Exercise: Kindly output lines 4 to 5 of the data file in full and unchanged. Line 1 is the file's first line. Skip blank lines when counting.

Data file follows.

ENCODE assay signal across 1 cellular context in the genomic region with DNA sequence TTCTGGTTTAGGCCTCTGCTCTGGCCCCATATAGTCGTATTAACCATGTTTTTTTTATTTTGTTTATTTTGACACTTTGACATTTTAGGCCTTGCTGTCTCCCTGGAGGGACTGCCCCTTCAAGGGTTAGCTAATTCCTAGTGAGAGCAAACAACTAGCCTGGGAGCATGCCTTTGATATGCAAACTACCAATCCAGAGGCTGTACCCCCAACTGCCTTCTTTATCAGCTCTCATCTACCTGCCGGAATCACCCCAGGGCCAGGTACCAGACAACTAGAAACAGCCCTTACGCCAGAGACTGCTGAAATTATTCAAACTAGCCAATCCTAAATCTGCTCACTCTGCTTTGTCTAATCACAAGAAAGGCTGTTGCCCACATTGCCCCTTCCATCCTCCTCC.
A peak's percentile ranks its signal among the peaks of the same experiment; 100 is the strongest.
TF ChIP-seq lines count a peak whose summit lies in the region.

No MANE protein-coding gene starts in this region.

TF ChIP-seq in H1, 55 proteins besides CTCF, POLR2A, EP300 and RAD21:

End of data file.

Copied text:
No MANE protein-coding gene starts in this region.

TF ChIP-seq in H1, 55 proteins besides CTCF, POLR2A, EP300 and RAD21: